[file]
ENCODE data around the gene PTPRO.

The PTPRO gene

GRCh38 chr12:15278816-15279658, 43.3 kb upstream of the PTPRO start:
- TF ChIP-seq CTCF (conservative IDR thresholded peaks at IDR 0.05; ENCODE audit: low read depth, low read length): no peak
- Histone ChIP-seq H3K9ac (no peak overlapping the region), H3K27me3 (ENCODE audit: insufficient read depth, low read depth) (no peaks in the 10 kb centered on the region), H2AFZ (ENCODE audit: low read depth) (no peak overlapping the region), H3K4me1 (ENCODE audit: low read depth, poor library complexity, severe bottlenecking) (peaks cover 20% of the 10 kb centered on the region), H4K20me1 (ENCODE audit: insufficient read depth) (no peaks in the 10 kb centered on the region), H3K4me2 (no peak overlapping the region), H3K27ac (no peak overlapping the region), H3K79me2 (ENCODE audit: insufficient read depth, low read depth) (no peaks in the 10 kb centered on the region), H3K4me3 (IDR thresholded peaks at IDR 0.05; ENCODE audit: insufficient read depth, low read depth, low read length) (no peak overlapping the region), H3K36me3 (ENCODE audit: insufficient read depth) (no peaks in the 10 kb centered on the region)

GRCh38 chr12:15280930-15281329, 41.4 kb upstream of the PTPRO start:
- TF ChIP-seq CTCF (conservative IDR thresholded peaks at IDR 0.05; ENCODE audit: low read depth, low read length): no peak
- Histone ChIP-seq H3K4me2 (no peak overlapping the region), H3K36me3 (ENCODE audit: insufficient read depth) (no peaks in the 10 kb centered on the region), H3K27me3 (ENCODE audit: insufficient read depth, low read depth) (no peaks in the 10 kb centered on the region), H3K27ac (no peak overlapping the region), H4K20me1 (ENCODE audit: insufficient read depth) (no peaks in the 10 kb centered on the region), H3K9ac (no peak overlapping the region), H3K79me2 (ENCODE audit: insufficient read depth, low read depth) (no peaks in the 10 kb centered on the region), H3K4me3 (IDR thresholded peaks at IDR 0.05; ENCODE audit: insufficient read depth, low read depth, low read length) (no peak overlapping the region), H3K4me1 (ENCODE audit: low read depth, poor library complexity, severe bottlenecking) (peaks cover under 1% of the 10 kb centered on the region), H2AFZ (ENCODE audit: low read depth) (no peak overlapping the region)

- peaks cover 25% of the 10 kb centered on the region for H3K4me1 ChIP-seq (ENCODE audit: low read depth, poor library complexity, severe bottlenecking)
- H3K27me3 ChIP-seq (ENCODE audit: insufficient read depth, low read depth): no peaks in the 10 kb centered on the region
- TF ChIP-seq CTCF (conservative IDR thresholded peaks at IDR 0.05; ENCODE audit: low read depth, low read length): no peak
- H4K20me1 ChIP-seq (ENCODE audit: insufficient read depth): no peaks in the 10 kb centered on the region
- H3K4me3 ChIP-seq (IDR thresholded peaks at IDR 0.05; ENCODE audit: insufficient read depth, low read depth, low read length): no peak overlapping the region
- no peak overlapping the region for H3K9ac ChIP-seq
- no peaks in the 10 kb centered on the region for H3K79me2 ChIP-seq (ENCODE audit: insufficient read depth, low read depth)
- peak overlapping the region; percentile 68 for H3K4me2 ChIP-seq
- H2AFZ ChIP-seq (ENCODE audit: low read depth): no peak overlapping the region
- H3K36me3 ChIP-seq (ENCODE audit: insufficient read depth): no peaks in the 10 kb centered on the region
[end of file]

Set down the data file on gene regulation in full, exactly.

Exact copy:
ENCODE data around the gene PTPRO.

The PTPRO gene

GRCh38 chr12:15278816-15279658, 43.3 kb upstream of the PTPRO start:
- TF ChIP-seq CTCF (conservative IDR thresholded peaks at IDR 0.05; ENCODE audit: low read depth, low read length): no peak
- Histone ChIP-seq H3K9ac (no peak overlapping the region), H3K27me3 (ENCODE audit: insufficient read depth, low read depth) (no peaks in the 10 kb centered on the region), H2AFZ (ENCODE audit: low read depth) (no peak overlapping the region), H3K4me1 (ENCODE audit: low read depth, poor library complexity, severe bottlenecking) (peaks cover 20% of the 10 kb centered on the region), H4K20me1 (ENCODE audit: insufficient read depth) (no peaks in the 10 kb centered on the region), H3K4me2 (no peak overlapping the region), H3K27ac (no peak overlapping the region), H3K79me2 (ENCODE audit: insufficient read depth, low read depth) (no peaks in the 10 kb centered on the region), H3K4me3 (IDR thresholded peaks at IDR 0.05; ENCODE audit: insufficient read depth, low read depth, low read length) (no peak overlapping the region), H3K36me3 (ENCODE audit: insufficient read depth) (no peaks in the 10 kb centered on the region)

GRCh38 chr12:15280930-15281329, 41.4 kb upstream of the PTPRO start:
- TF ChIP-seq CTCF (conservative IDR thresholded peaks at IDR 0.05; ENCODE audit: low read depth, low read length): no peak
- Histone ChIP-seq H3K4me2 (no peak overlapping the region), H3K36me3 (ENCODE audit: insufficient read depth) (no peaks in the 10 kb centered on the region), H3K27me3 (ENCODE audit: insufficient read depth, low read depth) (no peaks in the 10 kb centered on the region), H3K27ac (no peak overlapping the region), H4K20me1 (ENCODE audit: insufficient read depth) (no peaks in the 10 kb centered on the region), H3K9ac (no peak overlapping the region), H3K79me2 (ENCODE audit: insufficient read depth, low read depth) (no peaks in the 10 kb centered on the region), H3K4me3 (IDR thresholded peaks at IDR 0.05; ENCODE audit: insufficient read depth, low read depth, low read length) (no peak overlapping the region), H3K4me1 (ENCODE audit: low read depth, poor library complexity, severe bottlenecking) (peaks cover under 1% of the 10 kb centered on the region), H2AFZ (ENCODE audit: low read depth) (no peak overlapping the region)

- peaks cover 25% of the 10 kb centered on the region for H3K4me1 ChIP-seq (ENCODE audit: low read depth, poor library complexity, severe bottlenecking)
- H3K27me3 ChIP-seq (ENCODE audit: insufficient read depth, low read depth): no peaks in the 10 kb centered on the region
- TF ChIP-seq CTCF (conservative IDR thresholded peaks at IDR 0.05; ENCODE audit: low read depth, low read length): no peak
- H4K20me1 ChIP-seq (ENCODE audit: insufficient read depth): no peaks in the 10 kb centered on the region
- H3K4me3 ChIP-seq (IDR thresholded peaks at IDR 0.05; ENCODE audit: insufficient read depth, low read depth, low read length): no peak overlapping the region
- no peak overlapping the region for H3K9ac ChIP-seq
- no peaks in the 10 kb centered on the region for H3K79me2 ChIP-seq (ENCODE audit: insufficient read depth, low read depth)
- peak overlapping the region; percentile 68 for H3K4me2 ChIP-seq
- H2AFZ ChIP-seq (ENCODE audit: low read depth): no peak overlapping the region
- H3K36me3 ChIP-seq (ENCODE audit: insufficient read depth): no peaks in the 10 kb centered on the region